Hubs and gateways made simple


The National Spatial Strategy defines nine economic "gateways" and a similar number of smaller economic "hubs", writes Tim O'Brien.

The gateways are existing urban centres which have a critical mass of population which could sustain third level educational centres, public transport, housing and leisure facilities, the criteria necessary for further economic expansion.

The State's five main cities have already been identified as gateways and yesterday the towns of Dundalk, Sligo, and Letterkenny were added. The towns of Athlone, Mullingar and Tullamore will act as a "linked" gateway.

The nine "hubs" are strategically located medium-sized towns whose population can be drawn on to support the economic activity of the gateways. In this way, economic development would spread through the gateways to the hubs. The gateway/hub arrangement is required to offer possibilities for employment, training and quality of life.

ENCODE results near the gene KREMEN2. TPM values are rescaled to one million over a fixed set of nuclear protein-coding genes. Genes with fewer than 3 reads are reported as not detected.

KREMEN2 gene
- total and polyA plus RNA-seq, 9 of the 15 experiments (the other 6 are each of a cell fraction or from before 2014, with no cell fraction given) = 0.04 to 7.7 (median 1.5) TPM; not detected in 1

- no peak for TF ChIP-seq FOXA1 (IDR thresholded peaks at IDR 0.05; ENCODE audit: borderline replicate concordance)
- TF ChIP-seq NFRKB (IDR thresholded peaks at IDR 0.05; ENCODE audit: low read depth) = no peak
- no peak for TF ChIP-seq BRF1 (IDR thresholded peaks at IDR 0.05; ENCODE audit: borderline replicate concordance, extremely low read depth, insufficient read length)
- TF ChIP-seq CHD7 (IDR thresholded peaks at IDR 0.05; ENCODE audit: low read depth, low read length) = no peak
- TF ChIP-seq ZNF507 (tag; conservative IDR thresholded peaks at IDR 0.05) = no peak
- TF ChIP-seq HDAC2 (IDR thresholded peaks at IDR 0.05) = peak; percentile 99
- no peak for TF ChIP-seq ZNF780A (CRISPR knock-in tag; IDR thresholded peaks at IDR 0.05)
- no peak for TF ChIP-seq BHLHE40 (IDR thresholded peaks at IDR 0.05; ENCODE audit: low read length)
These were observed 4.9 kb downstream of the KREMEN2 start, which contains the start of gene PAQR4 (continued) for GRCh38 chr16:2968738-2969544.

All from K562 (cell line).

But for anyone living in a designated hub or gateway, there will be no immediate changes. The strategy is a 20-year framework aimed at integrating future developments by planning and transport authorities. The strategy will influence other plans but has no budget of its own. It does not even have the force of law.

The strategy proposes that some hubs be made up of two towns which would be linked together to promote development in their areas. The hubs identified include Cavan, Ennis, Kilkenny, Mallow, Monaghan, Tuam and Wexford. The linked hubs are Ballina/Castlebar; and Tralee/Killarney.

Possible development scenarios must take account of the different base populations from which they are starting.